Market Overview

Here's How Much Investing $100 In The 2018 Debut Of Aurora Cannabis Would Be Worth Today

Here's How Much Investing $100 In The 2018 Debut Of Aurora Cannabis Would Be Worth Today

Investors who owned stocks since October 2018 generally experienced some big gains. In fact, the SPDR S&P 500 (NYSE: SPY) total return in that time is roughly 27%. But there’s no question some big-name stocks have done much better than others in that stretch.

Aurora’s Bumpy Ride

Unfortunately, one stock that has struggled mightily since October 2018 is Canadian cannabis producer Aurora Cannabis Inc (NYSE: ACB).

Aurora began trading on the NYSE on Oct. 23, 2018. The listing wasn’t technically an IPO because the stock had traded on the Toronto Stock Exchange and over-the-counter in the U.S. for years. On its first day of non-OTC U.S. trading, Aurora opened at $7.51 and traded as high as $8.63 and as low as $7.01 before closing the day at $7.70, up 2.5%.

Aurora followed in the footsteps of Canadian-listed cannabis companies Canopy Growth Corp (NYSE: CGC), Cronos Group Inc (NASDAQ: CRON) and Tilray Inc (NASDAQ: TLRY), all of which had previously listed their shares in the U.S. earlier that year. Up to that point, those Canadian cannabis stocks had performed extremely well. However, Aurora was slammed is its first few weeks on the U.S. market.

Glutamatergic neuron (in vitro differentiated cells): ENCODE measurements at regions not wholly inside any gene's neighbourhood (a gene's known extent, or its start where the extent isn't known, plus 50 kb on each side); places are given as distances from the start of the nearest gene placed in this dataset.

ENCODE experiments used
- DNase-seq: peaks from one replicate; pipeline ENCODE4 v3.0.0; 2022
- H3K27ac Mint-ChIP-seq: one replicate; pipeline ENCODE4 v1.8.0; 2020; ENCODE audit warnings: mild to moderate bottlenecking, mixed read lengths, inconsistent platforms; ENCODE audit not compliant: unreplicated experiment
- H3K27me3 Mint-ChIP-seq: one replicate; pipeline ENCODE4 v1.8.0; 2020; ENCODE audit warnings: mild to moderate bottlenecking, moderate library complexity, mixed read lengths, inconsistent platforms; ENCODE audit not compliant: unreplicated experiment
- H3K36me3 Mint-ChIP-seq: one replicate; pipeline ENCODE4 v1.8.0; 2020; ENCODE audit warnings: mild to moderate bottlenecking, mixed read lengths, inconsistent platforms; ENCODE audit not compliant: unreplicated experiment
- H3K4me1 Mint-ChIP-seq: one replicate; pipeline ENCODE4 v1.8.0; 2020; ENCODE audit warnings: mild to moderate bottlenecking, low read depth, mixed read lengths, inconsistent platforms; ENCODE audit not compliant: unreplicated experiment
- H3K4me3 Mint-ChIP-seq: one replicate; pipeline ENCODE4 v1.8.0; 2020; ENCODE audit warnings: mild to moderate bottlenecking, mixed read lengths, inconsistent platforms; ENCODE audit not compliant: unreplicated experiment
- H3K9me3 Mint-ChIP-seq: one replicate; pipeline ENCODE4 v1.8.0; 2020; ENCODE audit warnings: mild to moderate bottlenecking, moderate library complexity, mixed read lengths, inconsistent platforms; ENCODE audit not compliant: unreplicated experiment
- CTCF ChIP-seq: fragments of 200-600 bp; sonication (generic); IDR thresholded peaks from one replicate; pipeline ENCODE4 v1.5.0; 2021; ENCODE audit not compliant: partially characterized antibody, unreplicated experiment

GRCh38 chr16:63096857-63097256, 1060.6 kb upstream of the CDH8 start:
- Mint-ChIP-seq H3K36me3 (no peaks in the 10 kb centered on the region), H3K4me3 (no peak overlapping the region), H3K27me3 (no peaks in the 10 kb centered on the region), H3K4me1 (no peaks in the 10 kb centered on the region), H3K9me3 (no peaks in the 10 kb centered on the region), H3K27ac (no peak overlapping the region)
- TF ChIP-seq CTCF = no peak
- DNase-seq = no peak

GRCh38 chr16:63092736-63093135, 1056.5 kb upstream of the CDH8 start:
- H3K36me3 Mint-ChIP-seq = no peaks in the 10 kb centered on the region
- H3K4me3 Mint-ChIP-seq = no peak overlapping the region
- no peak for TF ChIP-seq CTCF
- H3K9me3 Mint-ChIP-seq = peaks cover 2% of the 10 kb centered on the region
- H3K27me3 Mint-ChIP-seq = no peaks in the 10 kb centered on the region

From its opening price of $7.51, Aurora shares initially dropped as low as $4.58 by December 2018 and finished 2018 down 42.9% from its U.S. listing price.

Aurora seemed to find its stride in the first quarter of 2019, reached an all-time U.S. high of $10.32 in March before falling back below $7.50 by June. By October, mounting losses and slower-than-expected Canadian cannabis sales growth had pushed Aurora shares to new all-time NYSE lows below $4.58.

Aurora dropped below $4 in October, below $3 in November and finally below $2 in December. Unfortunately, 2020 hasn’t provided much relief for Aurora investors so far. The company recently announced the departure of its founding CEO and reported a $981 million net loss in the fourth quarter. Revenue growth on the quarter was just 3.3%.

2020 And Beyond

Aurora hit its all-time NYSE low of $1.43 on Feb. 13 before bouncing back above the $1.70 level. Unfortunately, the volatile stock has thus far failed to break out of its bearish technical pattern of lower lows and lower highs, suggesting new lows may be in the cards in coming weeks.

Like many other cannabis stock investors, Aurora investors have fallen well short of the returns of the S&P 500 since its NYSE listing. In fact, $100 in Aurora shares purchased at the initial listing price would now be worth just $22.76.
Looking ahead, analysts are expecting more struggles from Aurora in 2020. The average price target among the 17 analysts covering the stock is $1.51, suggesting 11.4% downside from current levels.

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